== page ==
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[img]http://www.hometheaterreview.com/images/DMP-BD35.jpg[/img]
Panasonic DMP-BD55 Blu-ray Player Review

By: Adrienne Maxwell

At CEDIA 2008, Panasonic showed off two new Blu-ray players, the DMP-BD35 ($300) and the step-up DMP-BD55 ($400). Both players are Profile 2.0, which means they support BonusView/picture-in-picture content and BD-Live Web functionality, and both sport a new aesthetic and slimmer design than their predecessor, the DMP-BD50. The two players are very similar in features and performance, but the DMP-BD55 distinguishes itself through a few higher-end audio options, which we will detail below. In terms of video connections, the DMP-BD55 offers HDMI, component video, and composite video outputs. For HDMI, the output-resolution options are Auto, 480p, 720p, 1080i, 1080p/60, and 1080p/24. The setup menu includes an option to enable 1080p/24 output if your TV accepts this signal type; once you enable the feature, the player will always output 1080p/24 when it is available on Blu-ray discs. For component video, the output-resolution options are 480i, 480p, 720p, and 1080i. The display interface provides access to some picture adjustments, like noise reduction, gamma control, and basic parameters like color, brightness, contrast, and sharpness.

In the audio realm, the DMP-BD55 offers HDMI, coaxial and optical digital audio, and both 2- and 7.1-channel analog audio outputs. This is one area where the DMP-BD55 differs from the step-down DMP-BD35, which does not offer multichannel analog audio outputs and is therefore not an ideal solution if you own an older, non-HDMI A/V receiver. The DMP-BD55 has onboard Dolby TrueHD and DTS-HD Master Audio decoding, and it also passes these high-resolution audio formats in their native bitstream form over HDMI, for your A/V receiver to decode. The player can pass 7.1-channel PCM audio over both the HDMI and multichannel analog audio outputs. The DMP-BD55 also uses higher-quality audio circuitry than its less-expensive sibling - a 24-bit/192-kHz audio digital-analog converter, high-quality insulators, copper-foil film capacitors, and ultra-low-impedance electrolytic capacitors.

The DMP-BD55's disc drive supports BD, DVD, CD audio, MP3, JPEG, and Divx playback. Given the player's Profile 2.0 designation, the inclusion of an Ethernet port is a given. This port allows you to connect to the Internet to access BD-Live Web features on Blu-day discs and to perform firmware updates. An SD card slot allows you to add the needed storage for BD-Live Web content; you can also view JPEGs and AVCHD high-def video stored on SD cards. The DMP-BD55 has no internal memory, so an SD card is necessary for most BD-Live applications; Panasonic does not include a card in the package. This player also lacks advanced control ports, such as RS-232 or IR.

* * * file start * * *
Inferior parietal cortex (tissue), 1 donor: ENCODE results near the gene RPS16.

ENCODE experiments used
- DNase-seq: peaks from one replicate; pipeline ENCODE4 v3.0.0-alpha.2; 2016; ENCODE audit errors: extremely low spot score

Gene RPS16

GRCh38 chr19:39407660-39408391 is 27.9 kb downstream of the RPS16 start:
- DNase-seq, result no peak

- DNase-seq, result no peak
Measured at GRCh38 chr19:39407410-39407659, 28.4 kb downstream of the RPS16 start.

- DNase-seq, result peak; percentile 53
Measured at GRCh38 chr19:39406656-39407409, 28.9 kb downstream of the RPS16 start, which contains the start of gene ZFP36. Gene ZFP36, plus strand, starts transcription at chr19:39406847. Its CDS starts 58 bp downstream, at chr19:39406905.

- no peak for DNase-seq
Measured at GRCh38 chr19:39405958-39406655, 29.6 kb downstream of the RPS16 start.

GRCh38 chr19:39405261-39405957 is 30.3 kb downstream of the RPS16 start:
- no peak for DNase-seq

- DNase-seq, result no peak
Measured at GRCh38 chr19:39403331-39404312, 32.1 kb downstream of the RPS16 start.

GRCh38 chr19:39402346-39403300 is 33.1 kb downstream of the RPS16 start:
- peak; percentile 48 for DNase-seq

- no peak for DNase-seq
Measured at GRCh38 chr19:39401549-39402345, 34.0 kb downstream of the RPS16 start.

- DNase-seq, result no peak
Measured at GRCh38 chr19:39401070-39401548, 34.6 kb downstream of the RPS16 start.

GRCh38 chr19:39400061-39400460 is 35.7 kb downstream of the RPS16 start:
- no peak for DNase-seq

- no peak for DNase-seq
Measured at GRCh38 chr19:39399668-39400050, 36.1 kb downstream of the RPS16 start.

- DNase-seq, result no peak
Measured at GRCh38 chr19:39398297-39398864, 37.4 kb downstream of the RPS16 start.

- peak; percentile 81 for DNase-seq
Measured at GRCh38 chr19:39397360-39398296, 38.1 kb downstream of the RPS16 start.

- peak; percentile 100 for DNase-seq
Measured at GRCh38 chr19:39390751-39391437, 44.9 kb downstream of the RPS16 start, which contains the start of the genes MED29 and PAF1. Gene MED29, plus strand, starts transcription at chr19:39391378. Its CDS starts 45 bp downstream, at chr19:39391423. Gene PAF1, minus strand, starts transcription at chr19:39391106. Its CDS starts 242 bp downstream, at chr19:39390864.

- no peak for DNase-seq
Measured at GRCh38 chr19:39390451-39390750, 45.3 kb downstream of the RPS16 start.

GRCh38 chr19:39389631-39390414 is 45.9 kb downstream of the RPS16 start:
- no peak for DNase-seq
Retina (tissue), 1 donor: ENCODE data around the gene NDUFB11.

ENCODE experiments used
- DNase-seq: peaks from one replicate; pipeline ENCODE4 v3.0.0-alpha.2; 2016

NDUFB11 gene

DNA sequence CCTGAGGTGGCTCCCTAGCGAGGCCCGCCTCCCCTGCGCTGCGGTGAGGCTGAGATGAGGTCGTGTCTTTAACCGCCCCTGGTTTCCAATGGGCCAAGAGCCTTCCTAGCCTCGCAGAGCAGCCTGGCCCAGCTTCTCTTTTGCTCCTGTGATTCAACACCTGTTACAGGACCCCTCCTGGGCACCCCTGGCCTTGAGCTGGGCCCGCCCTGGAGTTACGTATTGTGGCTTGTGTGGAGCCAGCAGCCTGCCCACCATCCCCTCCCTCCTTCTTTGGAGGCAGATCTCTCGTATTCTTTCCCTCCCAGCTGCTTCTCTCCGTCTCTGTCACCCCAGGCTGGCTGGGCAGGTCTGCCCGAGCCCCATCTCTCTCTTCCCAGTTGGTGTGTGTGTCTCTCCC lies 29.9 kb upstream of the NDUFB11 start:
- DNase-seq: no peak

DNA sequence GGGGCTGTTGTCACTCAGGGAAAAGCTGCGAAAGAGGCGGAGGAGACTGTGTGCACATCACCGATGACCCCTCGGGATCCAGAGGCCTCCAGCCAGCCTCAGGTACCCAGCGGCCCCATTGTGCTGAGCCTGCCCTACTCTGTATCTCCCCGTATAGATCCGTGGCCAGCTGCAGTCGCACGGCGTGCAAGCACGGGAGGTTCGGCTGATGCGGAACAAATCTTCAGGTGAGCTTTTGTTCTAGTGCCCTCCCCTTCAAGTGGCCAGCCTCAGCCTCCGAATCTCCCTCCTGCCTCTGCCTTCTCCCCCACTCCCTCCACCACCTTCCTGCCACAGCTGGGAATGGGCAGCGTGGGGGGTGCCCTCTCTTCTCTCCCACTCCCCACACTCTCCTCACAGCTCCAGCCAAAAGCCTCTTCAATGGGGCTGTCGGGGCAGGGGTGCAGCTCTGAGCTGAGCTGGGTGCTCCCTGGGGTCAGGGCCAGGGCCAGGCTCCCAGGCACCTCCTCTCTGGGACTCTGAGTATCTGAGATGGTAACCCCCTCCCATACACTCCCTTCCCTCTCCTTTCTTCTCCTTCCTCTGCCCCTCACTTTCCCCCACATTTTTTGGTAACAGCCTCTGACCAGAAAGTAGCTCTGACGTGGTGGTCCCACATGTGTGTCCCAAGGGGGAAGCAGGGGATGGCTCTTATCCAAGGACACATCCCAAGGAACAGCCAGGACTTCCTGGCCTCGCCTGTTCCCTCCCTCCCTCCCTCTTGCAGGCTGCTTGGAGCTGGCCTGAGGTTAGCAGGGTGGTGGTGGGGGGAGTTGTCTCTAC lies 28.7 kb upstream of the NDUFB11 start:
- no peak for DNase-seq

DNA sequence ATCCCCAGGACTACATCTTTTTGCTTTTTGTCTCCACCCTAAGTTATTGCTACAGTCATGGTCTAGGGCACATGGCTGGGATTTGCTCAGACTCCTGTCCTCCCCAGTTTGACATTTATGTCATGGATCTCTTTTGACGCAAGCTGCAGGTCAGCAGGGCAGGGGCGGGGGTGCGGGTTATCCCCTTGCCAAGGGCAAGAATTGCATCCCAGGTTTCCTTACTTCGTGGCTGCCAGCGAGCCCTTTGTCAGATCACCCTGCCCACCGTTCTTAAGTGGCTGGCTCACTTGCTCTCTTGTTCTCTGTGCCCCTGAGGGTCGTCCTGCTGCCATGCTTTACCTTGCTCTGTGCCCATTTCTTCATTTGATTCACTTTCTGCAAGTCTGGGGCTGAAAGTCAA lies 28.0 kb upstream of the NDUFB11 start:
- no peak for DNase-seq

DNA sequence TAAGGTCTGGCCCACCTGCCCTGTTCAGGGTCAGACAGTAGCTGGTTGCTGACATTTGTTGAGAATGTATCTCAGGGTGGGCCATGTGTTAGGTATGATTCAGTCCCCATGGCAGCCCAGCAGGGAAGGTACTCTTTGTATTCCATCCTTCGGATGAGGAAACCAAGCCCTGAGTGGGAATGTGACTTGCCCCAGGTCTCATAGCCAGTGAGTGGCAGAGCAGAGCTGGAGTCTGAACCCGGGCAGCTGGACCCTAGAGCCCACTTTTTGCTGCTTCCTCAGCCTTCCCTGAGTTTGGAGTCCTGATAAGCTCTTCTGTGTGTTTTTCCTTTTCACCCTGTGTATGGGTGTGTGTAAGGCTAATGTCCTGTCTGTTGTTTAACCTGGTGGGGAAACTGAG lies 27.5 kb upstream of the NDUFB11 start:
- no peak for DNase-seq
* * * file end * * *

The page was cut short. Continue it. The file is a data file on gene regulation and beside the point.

Highs Points
The DMP-BD55 offers excellent Blu-ray image quality and better performance with standard DVDs than previous Panasonic models.
The player covers all the audio bases: It has internal Dolby TrueHD and DTS-HD Master Audio decoding and can pass these formats in bitstream form over HDMI. It also has 7.1-channel analog audio outputs.
It supports BD-Live Web content and can play picture-in-picture bonus content.
This player has quick start-up, load times, and navigation.
The SD card slot allows for easy viewing of digital movies and photos.

Low Points
Panasonic does not supply an SD card for storage of downloadable BD-Live content.
Accessing and navigating BD-Live content isn't quite as quick and intuitive on this player as we've seen elsewhere.

Conclusion
The DMP-BD55 is an excellent Blu-ray player that offers the full complement of features: BD-Live, BonusView, 1080p/24 playback, and bitstream output and onboard decoding of both Dolby TrueHD and DTS-HD Master Audio. The inclusion of multichannel analog audio outputs makes it a great fit for someone who owns an older, non-HDMI receiver. If you've already purchased a new receiver that supports high-resolution audio over HDMI, you might consider the less-expensive DMP-BD35 instead.

Source: HomeTheaterReview.com
 

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Hey, I own this player. Kind of getting long in the tooth by now. But still going strong. :T

* My next one will be a 4k ultra resolution one, with 3D playback capability. :bigsmile:
 

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This is a nice player. I don't think the next year Panasonic added to much. It came down to this one or the Sony BDP-55 for me. I wanted the Panasonic, but Sony won when I got an ebay deal of the day :)
 

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This is a nice player. I don't think the next year Panasonic added to much. It came down to this one or the Sony BDP-55 for me. I wanted the Panasonic, but Sony won when I got an ebay deal of the day :)
Well, you're right, the BD80 added a USB port for streaming stuff. But the player's speed lost a bit compared to its predecessor, the BD55.
What I still don't like though, is still no internal memory for BD Live, as you still need an SD card for that.
It sucks, if you ask me. I think it's about time that all players now come with the requisite internal memory.
As for Sony, well, I just won't go there, but I do respect your choice.

And as for my next player, I'll wait for something that has HDMI version 1.4, and that can output an ultra resolution of something like 4K x 2K, and that is also supportive of 3D pictures and features.

* http://www.areadvd.de/hardware/2008/hdmi_versions.shtml

Cheers,
Bob
 

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A very thorough review. What's good about this model is that it has backward compatibility of older home system models with absolutely great picture quality.
 
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